For microcalcifications or other anomalies revealed only mammographically, mammographic equipment attached to a computerized stereotactic system is used to guide injection. Again a small quantity of pure saline (0.2 mL) is injected, and this is followed by a minimum quantity of radiopaque contrast medium via the same needle. The needle is then removed, and a standard orthogonal mammogram is taken a few minutes later to verify exact correspondence between the lesion and injected radiotracer/radiopaque material (Fig. 55-2). If a lesion has been completely removed by preoperative mammotome biopsy, the clip is located by mammography and the radiotracer injected at the clip site under stereotactic guidance.
Injection of radiopaque contrast medium into the cluster of microcalcifications after injection of radiotracer.
Lateral and anterior scintigraphic images are taken after a few minutes and 5 hours later. The lateral image is obtained with the patient prone using a polystyrene block to hold the breast in position and a flexible wire cobalt source to outline the breast contour (Fig. 55-3). The anterior image is obtained with the patient standing, after placing a cobalt 57 point source on the nipple as landmark. The scintigraphic images are assessed for the presence of radioactive contamination. When the hotspot appears as a small, well-delimitated area, the patient is referred for surgery. If the skin is contaminated with radioactivity, it is carefully cleaned and the scan repeated. The current success rate at our institute is 98.8%. Reasons for unsuccessful tracer localization include contamination of the needle track, skin contamination, and intraductal dissemination of the tracer. As with any new technology, the success rate has improved since the initial evaluation published 1998.16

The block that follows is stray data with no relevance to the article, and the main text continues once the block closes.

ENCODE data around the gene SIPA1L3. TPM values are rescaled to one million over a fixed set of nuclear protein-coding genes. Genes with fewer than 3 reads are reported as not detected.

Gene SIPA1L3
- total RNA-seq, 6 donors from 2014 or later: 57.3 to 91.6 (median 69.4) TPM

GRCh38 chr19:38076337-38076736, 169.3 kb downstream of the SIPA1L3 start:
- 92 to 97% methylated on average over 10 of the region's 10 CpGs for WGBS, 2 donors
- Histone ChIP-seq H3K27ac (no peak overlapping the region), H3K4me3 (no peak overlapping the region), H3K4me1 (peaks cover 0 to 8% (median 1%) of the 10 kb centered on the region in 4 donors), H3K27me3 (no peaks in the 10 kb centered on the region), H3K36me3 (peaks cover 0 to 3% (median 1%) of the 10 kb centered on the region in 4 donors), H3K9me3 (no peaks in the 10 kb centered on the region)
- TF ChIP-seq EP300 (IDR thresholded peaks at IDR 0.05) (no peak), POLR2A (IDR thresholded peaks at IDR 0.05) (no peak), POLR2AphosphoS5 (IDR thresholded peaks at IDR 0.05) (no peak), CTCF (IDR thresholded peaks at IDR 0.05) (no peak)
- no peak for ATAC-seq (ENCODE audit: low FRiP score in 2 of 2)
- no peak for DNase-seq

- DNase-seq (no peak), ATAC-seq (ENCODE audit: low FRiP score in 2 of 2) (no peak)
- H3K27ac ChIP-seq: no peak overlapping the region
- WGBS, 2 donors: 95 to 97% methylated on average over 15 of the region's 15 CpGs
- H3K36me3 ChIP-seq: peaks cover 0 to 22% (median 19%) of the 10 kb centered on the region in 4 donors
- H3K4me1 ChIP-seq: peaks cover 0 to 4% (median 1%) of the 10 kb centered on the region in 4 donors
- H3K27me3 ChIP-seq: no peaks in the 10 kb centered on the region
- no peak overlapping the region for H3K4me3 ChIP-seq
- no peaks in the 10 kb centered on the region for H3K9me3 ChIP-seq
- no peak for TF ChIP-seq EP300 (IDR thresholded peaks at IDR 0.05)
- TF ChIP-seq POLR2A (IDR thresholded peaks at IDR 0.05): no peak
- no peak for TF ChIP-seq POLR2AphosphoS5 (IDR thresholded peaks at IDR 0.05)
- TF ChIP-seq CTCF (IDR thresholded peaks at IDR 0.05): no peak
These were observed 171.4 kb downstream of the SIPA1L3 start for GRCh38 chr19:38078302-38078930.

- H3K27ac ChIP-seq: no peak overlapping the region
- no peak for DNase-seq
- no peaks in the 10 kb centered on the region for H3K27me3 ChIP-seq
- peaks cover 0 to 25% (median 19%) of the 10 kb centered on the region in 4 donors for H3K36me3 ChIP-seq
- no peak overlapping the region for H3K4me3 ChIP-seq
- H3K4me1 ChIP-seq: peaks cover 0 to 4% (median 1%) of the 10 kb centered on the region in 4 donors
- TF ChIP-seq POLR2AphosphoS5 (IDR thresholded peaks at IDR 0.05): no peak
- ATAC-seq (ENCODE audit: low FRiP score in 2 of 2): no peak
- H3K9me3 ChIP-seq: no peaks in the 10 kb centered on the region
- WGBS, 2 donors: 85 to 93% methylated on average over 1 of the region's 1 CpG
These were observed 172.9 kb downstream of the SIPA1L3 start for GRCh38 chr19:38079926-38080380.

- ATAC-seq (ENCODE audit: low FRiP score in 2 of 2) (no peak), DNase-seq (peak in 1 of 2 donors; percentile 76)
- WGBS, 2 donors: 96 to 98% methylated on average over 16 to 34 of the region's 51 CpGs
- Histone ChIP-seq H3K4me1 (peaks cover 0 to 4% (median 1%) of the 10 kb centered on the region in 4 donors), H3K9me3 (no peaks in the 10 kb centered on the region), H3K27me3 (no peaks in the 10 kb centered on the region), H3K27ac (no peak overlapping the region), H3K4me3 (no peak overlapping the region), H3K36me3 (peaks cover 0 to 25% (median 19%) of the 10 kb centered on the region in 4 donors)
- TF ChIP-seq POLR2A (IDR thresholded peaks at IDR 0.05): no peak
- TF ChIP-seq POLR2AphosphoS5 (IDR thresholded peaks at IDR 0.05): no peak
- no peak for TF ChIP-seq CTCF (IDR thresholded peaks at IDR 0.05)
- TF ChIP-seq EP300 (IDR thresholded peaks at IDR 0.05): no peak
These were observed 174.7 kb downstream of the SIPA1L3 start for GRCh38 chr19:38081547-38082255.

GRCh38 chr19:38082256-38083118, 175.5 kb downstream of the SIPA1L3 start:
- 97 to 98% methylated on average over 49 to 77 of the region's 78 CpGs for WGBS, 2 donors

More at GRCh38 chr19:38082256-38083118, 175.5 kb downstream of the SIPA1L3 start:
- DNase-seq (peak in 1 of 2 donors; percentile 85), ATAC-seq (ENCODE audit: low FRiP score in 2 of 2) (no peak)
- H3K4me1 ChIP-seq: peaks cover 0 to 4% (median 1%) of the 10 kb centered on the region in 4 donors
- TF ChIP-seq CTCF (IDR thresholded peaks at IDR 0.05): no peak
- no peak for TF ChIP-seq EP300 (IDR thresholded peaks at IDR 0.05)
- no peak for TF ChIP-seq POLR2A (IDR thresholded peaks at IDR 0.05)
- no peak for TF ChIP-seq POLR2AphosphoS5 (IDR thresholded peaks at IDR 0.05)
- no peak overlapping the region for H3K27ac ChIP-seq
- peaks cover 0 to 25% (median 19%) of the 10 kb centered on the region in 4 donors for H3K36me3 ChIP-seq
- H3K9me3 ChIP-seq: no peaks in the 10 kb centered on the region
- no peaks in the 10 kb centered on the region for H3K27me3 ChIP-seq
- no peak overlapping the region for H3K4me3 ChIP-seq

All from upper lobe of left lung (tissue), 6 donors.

Scintigraphic lateral view after injection of radiotracer.
The hand held gamma ray–detecting probe used for radioguided surgery consists of a metal cylinder approximately 15 to 20 cm long and approximately 1.5 cm in diameter gloved in a transparent sterile sheath. It is connected to a device that transduces the signal into an audio signal and digital display. The intensity and frequency of the audio signal is directly proportional to number of counts detected. Newer probes are wireless (Bluetooth) and may be more convenient to use.